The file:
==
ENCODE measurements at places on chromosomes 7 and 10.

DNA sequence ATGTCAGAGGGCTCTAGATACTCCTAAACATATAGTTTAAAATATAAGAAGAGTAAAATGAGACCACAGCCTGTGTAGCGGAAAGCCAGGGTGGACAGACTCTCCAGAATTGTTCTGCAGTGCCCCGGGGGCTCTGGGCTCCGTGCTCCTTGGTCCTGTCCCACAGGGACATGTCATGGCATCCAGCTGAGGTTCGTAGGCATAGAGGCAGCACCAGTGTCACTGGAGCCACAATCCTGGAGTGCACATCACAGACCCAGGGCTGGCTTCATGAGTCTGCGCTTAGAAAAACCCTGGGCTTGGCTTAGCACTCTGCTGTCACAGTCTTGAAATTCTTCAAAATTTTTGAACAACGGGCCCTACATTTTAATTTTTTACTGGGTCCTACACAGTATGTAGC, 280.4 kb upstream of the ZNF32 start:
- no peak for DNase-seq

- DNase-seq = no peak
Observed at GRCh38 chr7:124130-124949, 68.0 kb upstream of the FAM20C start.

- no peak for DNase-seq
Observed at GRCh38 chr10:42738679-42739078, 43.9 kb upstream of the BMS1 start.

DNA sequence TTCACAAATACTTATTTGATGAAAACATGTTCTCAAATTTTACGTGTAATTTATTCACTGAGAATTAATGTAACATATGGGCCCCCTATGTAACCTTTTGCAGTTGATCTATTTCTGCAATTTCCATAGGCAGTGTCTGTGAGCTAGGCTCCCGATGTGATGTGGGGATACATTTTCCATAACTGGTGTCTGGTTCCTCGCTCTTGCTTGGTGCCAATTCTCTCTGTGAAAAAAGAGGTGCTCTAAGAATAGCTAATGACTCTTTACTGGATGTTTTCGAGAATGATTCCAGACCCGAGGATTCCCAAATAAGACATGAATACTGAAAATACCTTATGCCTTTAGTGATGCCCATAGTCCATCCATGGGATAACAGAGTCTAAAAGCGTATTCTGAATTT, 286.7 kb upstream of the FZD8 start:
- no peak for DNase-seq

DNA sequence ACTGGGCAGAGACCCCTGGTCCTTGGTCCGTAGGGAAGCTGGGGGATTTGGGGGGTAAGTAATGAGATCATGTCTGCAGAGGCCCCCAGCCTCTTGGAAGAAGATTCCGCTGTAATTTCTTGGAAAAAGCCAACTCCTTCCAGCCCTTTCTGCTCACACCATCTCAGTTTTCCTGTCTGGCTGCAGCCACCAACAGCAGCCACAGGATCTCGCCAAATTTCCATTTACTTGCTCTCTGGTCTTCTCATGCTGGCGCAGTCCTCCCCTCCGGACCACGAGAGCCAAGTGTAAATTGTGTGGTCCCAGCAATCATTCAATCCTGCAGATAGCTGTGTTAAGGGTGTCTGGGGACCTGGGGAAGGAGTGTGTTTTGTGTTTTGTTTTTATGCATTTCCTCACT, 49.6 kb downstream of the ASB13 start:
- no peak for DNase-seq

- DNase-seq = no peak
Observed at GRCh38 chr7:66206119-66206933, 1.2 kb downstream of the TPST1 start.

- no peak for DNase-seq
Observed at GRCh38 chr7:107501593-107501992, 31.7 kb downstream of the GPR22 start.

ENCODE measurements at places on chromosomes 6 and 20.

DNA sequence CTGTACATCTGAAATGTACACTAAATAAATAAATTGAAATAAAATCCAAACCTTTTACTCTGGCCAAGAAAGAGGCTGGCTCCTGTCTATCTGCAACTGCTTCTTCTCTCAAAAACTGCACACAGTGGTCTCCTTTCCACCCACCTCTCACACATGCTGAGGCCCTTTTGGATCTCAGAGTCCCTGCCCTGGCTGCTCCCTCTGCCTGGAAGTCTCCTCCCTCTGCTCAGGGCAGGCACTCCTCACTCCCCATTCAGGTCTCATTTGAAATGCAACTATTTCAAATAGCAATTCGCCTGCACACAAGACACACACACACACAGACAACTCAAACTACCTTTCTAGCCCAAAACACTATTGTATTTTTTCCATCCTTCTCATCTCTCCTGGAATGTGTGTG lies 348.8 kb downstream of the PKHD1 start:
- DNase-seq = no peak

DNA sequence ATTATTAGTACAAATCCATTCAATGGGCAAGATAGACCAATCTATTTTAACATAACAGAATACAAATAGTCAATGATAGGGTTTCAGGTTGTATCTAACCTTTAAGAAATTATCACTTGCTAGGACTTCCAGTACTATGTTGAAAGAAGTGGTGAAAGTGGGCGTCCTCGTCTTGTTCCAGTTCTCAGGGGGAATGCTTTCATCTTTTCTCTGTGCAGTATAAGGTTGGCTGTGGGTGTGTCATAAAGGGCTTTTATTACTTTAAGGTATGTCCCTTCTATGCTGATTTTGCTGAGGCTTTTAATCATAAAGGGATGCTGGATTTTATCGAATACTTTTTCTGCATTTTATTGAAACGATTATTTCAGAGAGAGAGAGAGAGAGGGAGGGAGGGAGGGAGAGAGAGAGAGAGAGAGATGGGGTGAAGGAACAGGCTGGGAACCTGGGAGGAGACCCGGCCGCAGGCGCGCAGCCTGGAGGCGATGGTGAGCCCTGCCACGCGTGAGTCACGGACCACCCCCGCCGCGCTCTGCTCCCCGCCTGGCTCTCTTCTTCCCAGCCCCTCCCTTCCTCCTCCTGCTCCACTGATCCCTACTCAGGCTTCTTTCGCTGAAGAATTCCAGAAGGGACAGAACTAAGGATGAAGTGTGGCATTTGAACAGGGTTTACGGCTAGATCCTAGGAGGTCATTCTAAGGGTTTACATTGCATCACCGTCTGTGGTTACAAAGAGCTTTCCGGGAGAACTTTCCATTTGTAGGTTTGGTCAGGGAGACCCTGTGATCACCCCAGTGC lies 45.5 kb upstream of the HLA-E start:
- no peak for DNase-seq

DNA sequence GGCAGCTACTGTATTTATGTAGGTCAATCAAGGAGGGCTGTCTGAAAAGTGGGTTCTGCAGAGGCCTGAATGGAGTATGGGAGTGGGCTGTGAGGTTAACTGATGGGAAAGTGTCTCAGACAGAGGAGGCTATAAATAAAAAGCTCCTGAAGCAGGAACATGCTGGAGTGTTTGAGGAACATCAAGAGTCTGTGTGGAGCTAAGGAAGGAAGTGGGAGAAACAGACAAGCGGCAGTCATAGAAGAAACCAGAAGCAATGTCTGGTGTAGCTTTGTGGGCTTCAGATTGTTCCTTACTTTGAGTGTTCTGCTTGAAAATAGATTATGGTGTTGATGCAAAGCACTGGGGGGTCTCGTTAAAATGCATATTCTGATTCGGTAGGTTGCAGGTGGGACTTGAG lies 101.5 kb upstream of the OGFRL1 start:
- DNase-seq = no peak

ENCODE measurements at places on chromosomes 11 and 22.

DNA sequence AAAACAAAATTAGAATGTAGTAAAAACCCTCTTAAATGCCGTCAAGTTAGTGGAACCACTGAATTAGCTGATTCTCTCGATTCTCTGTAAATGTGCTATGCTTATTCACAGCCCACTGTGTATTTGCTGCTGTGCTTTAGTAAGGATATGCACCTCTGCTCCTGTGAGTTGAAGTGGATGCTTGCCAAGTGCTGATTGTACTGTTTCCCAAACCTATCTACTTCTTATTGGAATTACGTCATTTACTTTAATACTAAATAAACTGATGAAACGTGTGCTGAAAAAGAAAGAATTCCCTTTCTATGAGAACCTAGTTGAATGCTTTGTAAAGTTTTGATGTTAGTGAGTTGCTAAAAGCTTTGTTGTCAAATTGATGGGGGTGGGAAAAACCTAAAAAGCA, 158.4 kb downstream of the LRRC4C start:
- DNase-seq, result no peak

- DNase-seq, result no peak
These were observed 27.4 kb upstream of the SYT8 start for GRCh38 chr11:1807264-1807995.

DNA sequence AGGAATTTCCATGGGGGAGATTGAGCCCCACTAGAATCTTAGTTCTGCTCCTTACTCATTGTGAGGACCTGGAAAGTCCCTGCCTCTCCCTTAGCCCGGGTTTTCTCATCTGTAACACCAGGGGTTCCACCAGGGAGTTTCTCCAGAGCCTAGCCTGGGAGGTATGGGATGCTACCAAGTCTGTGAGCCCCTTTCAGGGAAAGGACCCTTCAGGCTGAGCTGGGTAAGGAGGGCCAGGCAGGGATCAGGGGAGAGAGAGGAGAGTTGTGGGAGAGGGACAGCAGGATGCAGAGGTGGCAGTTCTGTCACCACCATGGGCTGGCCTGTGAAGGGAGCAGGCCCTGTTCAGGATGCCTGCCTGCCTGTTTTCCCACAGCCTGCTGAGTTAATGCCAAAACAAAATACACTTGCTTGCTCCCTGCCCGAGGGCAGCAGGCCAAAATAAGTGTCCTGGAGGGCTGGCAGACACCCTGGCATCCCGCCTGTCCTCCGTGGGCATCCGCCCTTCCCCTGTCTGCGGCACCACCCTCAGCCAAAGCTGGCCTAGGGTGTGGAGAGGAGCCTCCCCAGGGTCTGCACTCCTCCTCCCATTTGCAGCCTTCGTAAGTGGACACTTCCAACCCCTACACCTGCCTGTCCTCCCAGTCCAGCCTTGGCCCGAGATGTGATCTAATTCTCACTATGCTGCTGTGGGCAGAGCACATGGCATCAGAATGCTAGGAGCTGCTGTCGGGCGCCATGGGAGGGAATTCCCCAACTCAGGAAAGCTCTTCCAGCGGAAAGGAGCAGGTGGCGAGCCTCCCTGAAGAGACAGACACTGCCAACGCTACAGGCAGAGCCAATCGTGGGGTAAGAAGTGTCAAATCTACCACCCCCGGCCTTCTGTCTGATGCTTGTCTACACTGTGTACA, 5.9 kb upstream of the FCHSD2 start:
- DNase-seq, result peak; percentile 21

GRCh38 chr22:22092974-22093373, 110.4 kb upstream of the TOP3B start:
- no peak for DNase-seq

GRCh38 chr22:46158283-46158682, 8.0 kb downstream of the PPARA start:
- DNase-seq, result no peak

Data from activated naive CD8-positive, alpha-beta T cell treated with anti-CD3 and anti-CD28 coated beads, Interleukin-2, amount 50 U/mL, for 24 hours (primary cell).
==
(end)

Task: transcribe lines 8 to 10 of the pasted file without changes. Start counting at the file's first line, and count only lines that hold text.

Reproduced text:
DNA sequence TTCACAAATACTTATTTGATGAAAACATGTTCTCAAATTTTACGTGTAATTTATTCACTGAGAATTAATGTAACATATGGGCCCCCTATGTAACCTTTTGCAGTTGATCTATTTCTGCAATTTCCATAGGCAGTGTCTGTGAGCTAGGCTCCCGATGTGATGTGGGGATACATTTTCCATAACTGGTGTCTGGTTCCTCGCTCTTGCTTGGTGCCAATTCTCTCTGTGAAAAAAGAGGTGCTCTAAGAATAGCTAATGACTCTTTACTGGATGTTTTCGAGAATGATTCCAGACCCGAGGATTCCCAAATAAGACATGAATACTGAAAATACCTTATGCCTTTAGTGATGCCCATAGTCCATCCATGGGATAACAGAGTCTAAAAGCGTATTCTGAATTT, 286.7 kb upstream of the FZD8 start:
- no peak for DNase-seq

DNA sequence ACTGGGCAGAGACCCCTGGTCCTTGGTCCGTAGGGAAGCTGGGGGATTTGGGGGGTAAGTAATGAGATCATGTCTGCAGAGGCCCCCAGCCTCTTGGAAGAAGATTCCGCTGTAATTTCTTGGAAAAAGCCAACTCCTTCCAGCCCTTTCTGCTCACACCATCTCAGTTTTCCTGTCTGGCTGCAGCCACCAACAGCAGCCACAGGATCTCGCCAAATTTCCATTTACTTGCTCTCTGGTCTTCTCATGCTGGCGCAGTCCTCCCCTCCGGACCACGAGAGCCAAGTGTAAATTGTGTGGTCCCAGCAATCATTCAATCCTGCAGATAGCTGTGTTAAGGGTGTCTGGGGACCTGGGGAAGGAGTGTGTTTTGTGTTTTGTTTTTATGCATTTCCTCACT, 49.6 kb downstream of the ASB13 start: